Trisomy 8 as sole anomaly or with other clonal aberrations in acute myeloid leukemia: impact on clinical presentation and outcome.
ABSTRACT One hundred and fifty-four acute myeloid leukemia patients with trisomy 8 were studied for their clinical and biological characteristics, and treatment outcome. Forty-seven patients presented with trisomy 8 as the sole aberration, 107 with trisomy 8 associated with other cytogenetic abnormalities (13 with favorable, 54 with intermediate, and 40 with unfavorable risk cytogenetics). Overall complete remission (CR) proportion was 48%. Median disease-free survival (DFS) and overall survival (OS) were 7.8 and 8.3 months, respectively. In multivariate analysis, age >or=60 years (P<0.0001) and association with unfavorable karyotype (P=0.03) were of poor prognostic value for CR achievement. Age >or=60 years (P<0.0001) and antecedents of dysmyelopoiesis (P=0.02) were of poor prognostic value for OS. Patients with trisomy 8 alone did not show any difference in terms of outcome as compared with those in whom trisomy 8 was associated to intermediate risk cytogenetics (P=0.0002). Trisomy 8 in addition to favorable karyotype maintained a good clinical outcome, while trisomy 8 in addition to unfavorable cytogenetics showed the worst prognosis.
- SourceAvailable from: Ralf Krahe[show abstract] [hide abstract]
ABSTRACT: Acute myeloid leukemia (AML) is a heterogeneous group of diseases. Normal cytogenetics (CN) constitutes the single largest group, while trisomy 8 (+8) as a sole abnormality is the most frequent trisomy. How trisomy contributes to tumorigenesis is unknown. We used oligonucleotide-based DNA microarrays to study global gene expression in AML+8 patients with +8 as the sole chromosomal abnormality and AML-CN patients. CD34(+) cells purified from normal bone marrow (BM) were also analyzed as a representative heterogeneous population of stem and progenitor cells. Expression patterns of AML patients were clearly distinct from those of CD34(+) cells of normal individuals. We show that AML+8 blasts overexpress genes on chromosome 8, estimated at 32% on average, suggesting gene-dosage effects underlying AML+8. Systematic analysis by cellular function indicated up-regulation of genes involved in cell adhesion in both groups of AML compared with CD34(+) blasts from normal individuals. Perhaps most interestingly, apoptosis-regulating genes were significantly down-regulated in AML+8 compared with AML-CN. We conclude that the clinical and cytogenetic heterogeneity of AML is due to fundamental biological differences.Proceedings of the National Academy of Sciences 02/2001; 98(3):1124-9. · 9.74 Impact Factor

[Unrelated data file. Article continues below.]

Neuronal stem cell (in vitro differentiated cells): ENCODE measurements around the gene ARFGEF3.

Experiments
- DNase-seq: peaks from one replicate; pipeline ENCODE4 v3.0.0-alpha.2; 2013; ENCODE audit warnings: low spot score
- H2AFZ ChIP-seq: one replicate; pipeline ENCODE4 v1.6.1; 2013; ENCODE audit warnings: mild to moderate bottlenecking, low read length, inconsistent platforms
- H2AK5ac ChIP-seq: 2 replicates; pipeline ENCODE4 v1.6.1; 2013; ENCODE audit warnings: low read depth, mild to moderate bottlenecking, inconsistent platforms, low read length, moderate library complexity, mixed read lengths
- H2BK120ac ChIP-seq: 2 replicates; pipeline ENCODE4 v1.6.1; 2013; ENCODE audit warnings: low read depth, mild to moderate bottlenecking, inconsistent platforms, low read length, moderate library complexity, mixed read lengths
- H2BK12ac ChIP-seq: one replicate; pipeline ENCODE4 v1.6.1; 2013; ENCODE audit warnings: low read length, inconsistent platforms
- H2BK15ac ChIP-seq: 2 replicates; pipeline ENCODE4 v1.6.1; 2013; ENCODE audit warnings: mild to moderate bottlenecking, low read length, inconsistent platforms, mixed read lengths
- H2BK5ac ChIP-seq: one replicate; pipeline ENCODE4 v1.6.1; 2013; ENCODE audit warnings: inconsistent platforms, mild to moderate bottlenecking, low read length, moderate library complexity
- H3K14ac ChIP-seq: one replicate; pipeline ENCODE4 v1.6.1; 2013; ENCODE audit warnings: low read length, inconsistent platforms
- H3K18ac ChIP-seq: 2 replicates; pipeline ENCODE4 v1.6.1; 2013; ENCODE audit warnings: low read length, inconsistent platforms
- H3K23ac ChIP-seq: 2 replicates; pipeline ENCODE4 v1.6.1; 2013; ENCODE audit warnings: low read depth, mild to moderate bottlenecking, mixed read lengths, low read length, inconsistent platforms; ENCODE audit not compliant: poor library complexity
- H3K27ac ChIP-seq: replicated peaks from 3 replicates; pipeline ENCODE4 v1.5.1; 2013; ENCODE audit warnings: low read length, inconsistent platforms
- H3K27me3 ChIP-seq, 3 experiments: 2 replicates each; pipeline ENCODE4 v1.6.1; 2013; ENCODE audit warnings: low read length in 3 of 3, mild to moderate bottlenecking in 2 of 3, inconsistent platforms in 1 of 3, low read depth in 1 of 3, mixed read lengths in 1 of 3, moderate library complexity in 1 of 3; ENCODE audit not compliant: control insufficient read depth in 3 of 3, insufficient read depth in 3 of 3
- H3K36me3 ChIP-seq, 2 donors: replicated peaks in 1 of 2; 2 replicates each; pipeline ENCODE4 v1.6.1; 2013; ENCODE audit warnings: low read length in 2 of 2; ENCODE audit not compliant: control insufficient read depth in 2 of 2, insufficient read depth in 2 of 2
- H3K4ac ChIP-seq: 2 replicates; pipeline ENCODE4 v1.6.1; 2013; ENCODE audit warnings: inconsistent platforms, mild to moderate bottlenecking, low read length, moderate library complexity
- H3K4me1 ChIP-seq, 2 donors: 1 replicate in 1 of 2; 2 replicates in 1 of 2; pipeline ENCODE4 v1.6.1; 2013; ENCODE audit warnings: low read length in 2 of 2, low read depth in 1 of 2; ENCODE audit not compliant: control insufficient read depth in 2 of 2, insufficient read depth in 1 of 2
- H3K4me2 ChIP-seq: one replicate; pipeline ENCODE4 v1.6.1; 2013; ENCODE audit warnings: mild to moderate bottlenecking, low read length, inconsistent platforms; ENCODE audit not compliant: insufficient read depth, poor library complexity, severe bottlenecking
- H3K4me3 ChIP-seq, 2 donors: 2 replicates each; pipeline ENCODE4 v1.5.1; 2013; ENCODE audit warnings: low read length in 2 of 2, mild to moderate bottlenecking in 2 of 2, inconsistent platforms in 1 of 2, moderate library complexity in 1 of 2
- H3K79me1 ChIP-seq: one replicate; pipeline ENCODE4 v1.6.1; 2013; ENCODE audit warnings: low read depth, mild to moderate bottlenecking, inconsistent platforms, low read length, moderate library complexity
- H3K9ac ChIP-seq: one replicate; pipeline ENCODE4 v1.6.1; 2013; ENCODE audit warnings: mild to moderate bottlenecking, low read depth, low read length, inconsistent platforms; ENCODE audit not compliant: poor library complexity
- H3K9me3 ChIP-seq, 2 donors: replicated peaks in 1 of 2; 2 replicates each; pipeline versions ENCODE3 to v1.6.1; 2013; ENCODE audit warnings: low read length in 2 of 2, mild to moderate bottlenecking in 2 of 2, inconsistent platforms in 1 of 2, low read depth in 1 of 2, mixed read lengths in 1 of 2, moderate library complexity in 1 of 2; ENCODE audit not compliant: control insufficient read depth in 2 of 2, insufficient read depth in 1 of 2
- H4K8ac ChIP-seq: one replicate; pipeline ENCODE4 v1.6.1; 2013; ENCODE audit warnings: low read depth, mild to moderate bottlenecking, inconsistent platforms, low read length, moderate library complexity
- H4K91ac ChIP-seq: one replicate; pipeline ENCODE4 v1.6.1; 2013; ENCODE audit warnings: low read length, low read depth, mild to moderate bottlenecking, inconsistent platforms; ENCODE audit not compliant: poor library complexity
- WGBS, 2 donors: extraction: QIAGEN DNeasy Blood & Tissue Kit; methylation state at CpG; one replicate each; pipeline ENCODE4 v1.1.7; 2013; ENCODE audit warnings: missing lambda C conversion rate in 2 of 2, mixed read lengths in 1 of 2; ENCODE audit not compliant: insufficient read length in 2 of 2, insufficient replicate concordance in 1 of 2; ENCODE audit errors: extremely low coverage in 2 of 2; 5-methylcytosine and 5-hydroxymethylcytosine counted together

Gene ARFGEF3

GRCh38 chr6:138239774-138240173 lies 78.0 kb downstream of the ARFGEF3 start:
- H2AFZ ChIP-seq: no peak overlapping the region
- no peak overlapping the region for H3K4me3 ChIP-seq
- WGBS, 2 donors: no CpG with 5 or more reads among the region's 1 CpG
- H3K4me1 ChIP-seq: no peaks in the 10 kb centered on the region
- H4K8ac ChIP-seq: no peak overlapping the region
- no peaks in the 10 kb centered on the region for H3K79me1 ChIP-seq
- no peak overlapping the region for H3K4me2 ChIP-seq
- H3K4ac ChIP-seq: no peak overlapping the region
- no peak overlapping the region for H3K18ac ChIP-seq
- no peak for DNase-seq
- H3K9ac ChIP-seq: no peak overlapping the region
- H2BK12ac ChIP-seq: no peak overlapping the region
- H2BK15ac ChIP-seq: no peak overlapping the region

- [show abstract] [hide abstract]
ABSTRACT: Data on 1711 patients, aged up to 55 years, in the MRC AML 10 trial were used to create a prognostic index for use in risk-directed therapy decision making for younger patients with acute myeloid leukaemia (AML). Two parameters, response after course 1 and cytogenetics, were strongly predictive of outcome. For patients with complete remission, partial remission and resistant disease, 5-year survival from the start of course 2 was 53%, 44% and 22% and relapse rates were 46%, 48% and 69% respectively, and for patients with favourable, intermediate and adverse karyotypic abnormalities, survival was 72%, 43% and 17% and relapse rates were 34%, 51% and 75% respectively (all P < 0.0001). Patients with FAB type M3 but no cytogenetic t(15;17) also had a low relapse rate (29%). These three factors were combined to give three risk groups: good (favourable karyotype or M3, irrespective of response status or presence of additional abnormalities), standard (neither good nor poor), poor (adverse karyotype or resistant disease, and no good-risk features). Survival for these three groups was 70%, 48% and 15% respectively and relapse rates were 33%. 50% and 78% (both P < 0.0001). The index is simple (based on just three parameters), robust (derived from 1711 patients), highly discriminatory (55% survival difference between good and poor risk) and validated, so can be applied in the clinical setting to assist with therapeutic decisions as in the current AML 12 trial.British Journal of Haematology 11/1999; 107(1):69-79. · 4.94 Impact Factor
- [show abstract] [hide abstract]
ABSTRACT: Clonal chromosome abnormalities of 343 patients with de novo acute nonlymphocytic leukemia (ANLL) have been tentatively correlated with prognosis. All the patients were treated according to therapeutic protocols in the same hospital. The complete remission rate and median survival were generally lower in AA-ANLL (ANLL with only karyotypically abnormal metaphases) when compared with NN- and AN-ANLL. Similarly, AA-ANLL had the poorest prognosis in the majority of the classes of the French-American-British nomenclature. ANLL with inversion and/or deletion of chromosome #16 had the best prognosis, and ANLL with t(8;21) was not particularly favorable, nor was acute promyelocytic leukemia with t(15;17). ANLL with complex chromosomal abnormalities had the poorest prognosis. The conclusion is that chromosomal aberrations do have a prognostic significance in ANLL, but that this significance is dependent on the types of chromosomal aberrations.Cancer Genetics and Cytogenetics 11/1987; 28(2):293-9. · 1.93 Impact Factor